Return to Article Details Hemorheology: Capturing the fluid dynamics of blood
 Hemorheology: Capturing the fluid dynamics of blood | Annals of Medical Physiology

Hemorheology:

Capturing the fluid dynamics of blood

Mohammed Abdul Hannan Hazari
Professor & Head, Department of Physiology,
Deccan College of Medical Sciences,
DMRL 'X' Road, Kanchanbagh, Hyderabad-500058,
Telangana, India.

https://orcid.org/0000-0003-4097-7564

Article History
Submitted: 2018-11-06
Accepted: 2018-11-07
Online: 2018-11-28
Print: 2018-11-28



Conflict of interest: None declared.

How to cite
Hazari MA. Hemorheology: Capturing the fluid dynamics of blood. Ann Med Physiol. 2018 Jul-Sep; 2(3):25-26. doi: 10.23921/amp.2018v2i3.15965

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Rheology is the study of flow and deformation of materials under applied forces. It is primarily applicable to liquids but is also applicable to soft-solids, semi-solids and even solids under conditions in which they respond with plastic flow [1]. It includes the phenomena of flow of solids, liquids and gases; and particularly involves time-dependent behavior under the influence of stresses [2]. The application of rheology extends to materials having complex microstructure like mud, sludge, suspensions, polymers, silicates, body fluids, etc. Rheology describes the behavior especially of non-Newtonian fluids wherein viscosity changes with change in strain and flow velocity [1].

Flow is typically measured using shear stress (τ) i.e. stress component coplanar with the material cross section and strain rate (γ) i.e. deformation of material with respect to time. Viscosity (η) is calculated as the ratio between sheer stress and strain rate [3].

τ = Force applied Cross-sectional area of material

γ = Change in dimension Change in time

η = τ γ

Among body fluids, blood is the best example of non-Newtonian fluid. It is a non-homogenous fluid suspension having plasma with all its dissolved solutes acting as fluid base in which formed elements and large protein molecules are suspended.

Hemorheology is very peculiar as the formed elements have great flexibility and blood flows in compliant vessels. The viscosity is also optimal owing to presence of glycocalyx on the surface of the blood cells and the endothelium.

Blood flow almost all the time in most of the vascular tree is laminar (streamline) due to many factors inherent to components of blood and vessel walls. The probability of turbulence increases with increase in velocity of blood, increase in diameter of vessel and decrease in viscosity. Hyperdynamic circulation with increased turbulence may physically damage the endothelium. On the other hand, sluggishness (decrease velocity) of blood flow and increase viscosity predisposes to thrombus formation.

Studies have shown association of various disordered states with the changes in physical properties of blood [4]. Blood pressure increases with increase in blood viscosity [5]. Plasma viscosity and RBC aggregation showed significant association with cardiovascular disease (CVD) [5,6]. Increased hematocrit and fibrinogen resulting in increased blood viscosity may promote ischemic heart disease (IHD) and stroke [7]. Also rheological variables especially blood viscosity showed significant correlations with conventional cardiovascular risk factors like cigarette smoking, advancing age, hypertension, high body mass index and serum total cholesterol [8,9,10]. Increased plasma viscosity is associated with decreased cognitive ability in diabetes possibly by decreasing cerebral blood flow [11].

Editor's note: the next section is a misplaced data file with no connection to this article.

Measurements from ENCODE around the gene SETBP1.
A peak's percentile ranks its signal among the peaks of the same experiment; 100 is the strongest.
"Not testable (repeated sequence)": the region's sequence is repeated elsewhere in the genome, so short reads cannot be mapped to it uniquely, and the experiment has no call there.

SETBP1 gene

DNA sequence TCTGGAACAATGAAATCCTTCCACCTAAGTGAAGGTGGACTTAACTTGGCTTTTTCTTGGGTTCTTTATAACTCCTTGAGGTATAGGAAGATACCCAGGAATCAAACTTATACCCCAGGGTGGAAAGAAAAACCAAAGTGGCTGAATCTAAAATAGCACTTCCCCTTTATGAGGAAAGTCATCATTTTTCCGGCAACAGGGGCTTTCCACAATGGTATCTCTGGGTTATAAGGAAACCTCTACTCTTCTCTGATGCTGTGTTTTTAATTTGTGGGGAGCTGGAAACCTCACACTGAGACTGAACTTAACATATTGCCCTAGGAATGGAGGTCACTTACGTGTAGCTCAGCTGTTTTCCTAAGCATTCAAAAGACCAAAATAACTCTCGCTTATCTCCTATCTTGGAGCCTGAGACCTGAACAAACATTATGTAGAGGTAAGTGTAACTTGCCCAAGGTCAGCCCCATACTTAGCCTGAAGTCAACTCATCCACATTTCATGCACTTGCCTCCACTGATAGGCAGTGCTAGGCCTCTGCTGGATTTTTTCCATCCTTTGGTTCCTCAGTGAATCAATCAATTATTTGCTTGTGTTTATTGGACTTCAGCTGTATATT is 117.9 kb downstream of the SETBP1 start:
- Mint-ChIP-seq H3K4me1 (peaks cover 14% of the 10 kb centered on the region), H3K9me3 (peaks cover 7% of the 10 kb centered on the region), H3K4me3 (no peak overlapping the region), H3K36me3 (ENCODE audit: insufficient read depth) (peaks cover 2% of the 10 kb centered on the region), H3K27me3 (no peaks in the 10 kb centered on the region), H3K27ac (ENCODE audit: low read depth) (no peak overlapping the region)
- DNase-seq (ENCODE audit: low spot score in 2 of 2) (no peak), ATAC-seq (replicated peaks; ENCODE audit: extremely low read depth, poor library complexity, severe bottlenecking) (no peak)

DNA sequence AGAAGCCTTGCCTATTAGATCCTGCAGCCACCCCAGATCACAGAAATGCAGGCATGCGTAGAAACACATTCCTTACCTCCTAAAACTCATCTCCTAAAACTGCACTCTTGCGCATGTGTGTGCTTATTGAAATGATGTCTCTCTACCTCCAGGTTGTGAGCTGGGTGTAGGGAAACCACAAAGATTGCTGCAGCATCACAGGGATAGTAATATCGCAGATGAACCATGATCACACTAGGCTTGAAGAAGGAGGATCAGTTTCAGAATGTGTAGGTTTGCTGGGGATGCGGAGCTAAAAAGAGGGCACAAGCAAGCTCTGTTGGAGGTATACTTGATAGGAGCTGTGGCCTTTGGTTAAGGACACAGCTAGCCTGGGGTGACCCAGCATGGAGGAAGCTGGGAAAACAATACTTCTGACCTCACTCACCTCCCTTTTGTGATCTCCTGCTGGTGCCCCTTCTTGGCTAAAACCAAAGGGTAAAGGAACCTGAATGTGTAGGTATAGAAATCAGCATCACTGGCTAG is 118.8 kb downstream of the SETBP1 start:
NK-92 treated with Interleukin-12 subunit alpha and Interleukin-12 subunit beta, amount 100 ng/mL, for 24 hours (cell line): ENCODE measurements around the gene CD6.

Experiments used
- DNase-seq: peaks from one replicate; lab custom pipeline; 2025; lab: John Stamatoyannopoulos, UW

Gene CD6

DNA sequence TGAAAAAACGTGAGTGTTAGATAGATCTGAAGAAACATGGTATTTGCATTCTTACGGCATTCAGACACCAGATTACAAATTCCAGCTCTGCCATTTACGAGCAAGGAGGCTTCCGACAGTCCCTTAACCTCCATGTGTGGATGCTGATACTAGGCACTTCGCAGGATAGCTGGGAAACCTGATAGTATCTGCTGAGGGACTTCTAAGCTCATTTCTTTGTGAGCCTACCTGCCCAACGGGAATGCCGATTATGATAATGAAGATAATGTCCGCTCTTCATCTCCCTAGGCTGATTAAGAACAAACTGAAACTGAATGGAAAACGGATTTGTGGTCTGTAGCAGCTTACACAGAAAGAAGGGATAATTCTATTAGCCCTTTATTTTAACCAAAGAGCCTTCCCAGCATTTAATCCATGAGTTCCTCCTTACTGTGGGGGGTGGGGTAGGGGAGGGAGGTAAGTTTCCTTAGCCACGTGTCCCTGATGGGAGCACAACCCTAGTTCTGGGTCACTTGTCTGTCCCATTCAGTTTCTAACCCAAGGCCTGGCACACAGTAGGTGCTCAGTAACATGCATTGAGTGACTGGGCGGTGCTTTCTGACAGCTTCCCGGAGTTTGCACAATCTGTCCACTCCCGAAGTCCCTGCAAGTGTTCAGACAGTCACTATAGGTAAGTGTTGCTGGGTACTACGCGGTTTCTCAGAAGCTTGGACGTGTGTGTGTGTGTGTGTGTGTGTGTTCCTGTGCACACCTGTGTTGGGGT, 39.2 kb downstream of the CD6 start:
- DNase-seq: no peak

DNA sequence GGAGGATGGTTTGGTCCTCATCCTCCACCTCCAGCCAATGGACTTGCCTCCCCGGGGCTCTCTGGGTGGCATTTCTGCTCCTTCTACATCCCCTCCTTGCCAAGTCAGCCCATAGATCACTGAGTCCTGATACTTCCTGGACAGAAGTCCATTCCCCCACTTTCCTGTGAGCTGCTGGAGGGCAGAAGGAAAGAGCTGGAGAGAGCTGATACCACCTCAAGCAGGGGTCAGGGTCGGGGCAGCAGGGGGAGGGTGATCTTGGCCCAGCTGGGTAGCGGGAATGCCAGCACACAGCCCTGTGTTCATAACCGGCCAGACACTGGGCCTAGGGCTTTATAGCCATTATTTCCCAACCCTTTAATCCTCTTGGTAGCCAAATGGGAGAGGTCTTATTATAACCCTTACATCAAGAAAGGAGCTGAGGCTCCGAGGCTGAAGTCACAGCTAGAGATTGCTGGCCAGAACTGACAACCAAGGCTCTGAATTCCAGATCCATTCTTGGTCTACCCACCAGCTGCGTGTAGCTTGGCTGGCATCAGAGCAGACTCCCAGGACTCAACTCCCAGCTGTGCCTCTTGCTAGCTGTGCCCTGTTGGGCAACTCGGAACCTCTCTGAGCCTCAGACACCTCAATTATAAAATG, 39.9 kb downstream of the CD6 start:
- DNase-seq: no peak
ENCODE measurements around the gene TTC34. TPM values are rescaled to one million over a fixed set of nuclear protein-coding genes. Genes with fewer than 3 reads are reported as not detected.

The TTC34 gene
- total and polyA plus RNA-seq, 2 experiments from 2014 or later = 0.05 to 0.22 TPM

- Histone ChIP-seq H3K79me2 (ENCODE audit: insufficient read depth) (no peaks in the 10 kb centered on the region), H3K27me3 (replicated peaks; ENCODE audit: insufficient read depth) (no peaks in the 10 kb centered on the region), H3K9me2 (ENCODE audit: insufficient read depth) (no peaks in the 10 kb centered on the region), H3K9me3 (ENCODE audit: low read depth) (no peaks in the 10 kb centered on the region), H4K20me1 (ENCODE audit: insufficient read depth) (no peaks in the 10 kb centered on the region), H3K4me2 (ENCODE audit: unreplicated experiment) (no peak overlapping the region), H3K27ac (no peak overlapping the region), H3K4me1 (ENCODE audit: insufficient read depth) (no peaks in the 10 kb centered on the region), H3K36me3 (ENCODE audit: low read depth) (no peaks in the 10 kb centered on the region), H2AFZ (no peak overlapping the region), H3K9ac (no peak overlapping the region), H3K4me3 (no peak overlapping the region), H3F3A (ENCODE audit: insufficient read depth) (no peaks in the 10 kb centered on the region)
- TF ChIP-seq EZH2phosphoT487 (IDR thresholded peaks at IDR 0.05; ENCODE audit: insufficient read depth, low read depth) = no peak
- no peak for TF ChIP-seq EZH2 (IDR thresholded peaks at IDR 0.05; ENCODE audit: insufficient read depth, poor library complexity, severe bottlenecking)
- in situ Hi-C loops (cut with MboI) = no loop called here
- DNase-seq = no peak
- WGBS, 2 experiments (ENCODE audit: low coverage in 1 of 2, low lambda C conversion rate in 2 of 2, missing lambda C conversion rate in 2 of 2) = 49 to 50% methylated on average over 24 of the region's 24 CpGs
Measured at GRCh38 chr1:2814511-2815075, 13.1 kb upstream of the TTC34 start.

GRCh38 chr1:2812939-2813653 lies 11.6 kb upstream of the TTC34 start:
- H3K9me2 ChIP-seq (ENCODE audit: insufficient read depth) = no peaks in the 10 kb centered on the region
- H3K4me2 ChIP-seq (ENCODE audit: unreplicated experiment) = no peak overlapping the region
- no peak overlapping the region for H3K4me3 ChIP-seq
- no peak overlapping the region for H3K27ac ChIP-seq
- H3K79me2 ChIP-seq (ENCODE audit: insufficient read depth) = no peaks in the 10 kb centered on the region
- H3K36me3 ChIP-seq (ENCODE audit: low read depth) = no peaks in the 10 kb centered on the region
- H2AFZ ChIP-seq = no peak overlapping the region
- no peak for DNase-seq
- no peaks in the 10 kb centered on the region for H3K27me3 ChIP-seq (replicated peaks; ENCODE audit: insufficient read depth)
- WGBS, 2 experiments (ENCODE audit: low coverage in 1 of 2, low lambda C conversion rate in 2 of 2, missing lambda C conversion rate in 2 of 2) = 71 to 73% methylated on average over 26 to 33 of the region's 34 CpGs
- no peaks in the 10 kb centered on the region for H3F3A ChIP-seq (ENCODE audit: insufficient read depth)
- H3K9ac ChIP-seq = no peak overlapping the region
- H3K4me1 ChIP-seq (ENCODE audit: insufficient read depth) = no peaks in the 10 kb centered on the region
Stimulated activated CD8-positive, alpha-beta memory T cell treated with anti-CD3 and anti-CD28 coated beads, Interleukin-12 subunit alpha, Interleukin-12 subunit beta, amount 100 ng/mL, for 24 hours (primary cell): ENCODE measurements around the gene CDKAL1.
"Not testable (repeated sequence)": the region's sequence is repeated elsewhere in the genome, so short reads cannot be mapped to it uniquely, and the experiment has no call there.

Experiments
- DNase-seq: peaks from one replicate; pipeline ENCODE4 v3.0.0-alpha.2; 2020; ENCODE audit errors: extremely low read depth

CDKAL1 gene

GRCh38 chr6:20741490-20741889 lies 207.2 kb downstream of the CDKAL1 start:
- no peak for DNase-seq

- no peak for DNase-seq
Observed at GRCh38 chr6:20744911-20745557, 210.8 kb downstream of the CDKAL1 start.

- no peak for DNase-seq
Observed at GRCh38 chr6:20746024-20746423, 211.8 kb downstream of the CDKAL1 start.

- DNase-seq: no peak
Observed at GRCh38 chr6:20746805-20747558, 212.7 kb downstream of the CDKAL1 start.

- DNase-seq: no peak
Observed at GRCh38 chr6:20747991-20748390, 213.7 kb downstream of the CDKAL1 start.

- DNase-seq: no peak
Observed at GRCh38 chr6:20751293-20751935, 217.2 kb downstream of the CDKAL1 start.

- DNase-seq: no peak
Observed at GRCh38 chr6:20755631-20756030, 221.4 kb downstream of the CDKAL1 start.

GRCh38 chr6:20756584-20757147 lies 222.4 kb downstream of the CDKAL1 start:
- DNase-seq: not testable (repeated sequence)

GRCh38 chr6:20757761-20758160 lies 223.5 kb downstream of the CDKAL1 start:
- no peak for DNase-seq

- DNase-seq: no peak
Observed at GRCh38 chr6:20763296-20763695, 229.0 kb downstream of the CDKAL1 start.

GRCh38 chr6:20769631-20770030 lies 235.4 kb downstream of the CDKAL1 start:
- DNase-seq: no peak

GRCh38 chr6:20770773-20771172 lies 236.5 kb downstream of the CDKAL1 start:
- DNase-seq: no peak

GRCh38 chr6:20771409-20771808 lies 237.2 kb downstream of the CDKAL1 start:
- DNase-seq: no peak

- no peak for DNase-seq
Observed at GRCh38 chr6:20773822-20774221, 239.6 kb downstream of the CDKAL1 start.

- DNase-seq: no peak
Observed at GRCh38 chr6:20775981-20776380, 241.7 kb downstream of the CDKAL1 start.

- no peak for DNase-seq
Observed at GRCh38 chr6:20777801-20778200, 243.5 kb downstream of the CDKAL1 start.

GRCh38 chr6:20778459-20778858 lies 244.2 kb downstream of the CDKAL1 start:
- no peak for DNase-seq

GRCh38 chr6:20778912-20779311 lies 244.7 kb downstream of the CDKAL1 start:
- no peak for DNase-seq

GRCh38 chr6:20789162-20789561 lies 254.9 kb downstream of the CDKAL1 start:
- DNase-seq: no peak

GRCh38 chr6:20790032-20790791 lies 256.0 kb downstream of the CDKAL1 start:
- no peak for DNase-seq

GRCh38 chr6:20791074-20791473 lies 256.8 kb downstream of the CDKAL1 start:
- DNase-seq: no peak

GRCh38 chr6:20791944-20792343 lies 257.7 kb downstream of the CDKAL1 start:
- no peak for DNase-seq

Now the question arises – ‘Do rheological variables play a causal role in disease?’. Rheology is an overlooked component of vascular disease [12]. The plausible pathophysiological mechanisms by which rheological variables might promote CVD are atherogenesis, thrombosis or perpetuation of ischemia. Increase in blood viscosity increases total peripheral resistance thereby raising blood pressure. It cannot be told with certainty that the association of rheological variables with CVD may be a causal relationship or a consequence or a mere coincidence and needs larger randomized controlled studies for confirmation [4]. However, the importance of the rheological measures in CVD cannot be ignored as raised blood viscosity leading to high vascular shear stress contributes to the site specificity of atherogenesis, rapid growth of atherosclerotic lesions and increases their propensity to rupture [13]. Therapeutic intervention in the form of statin administration targeting reduction in serum lipoproteins significantly reduced both plasma and blood viscosity [14]. Drugs like dihydropyridine calcium antagonists improve red blood cell deformability thereby improving blood rheology [15,16].

Therefore, enough evidence to show that the rheological parameters of blood should also be accounted for apart from hemocytometry and biochemistry in determining the risk and in the prognosis of a disease condition particularly in IHD and stroke. Hence, “capturing the fluid dynamics of blood” may play a considerable role in clinical medicine.

References

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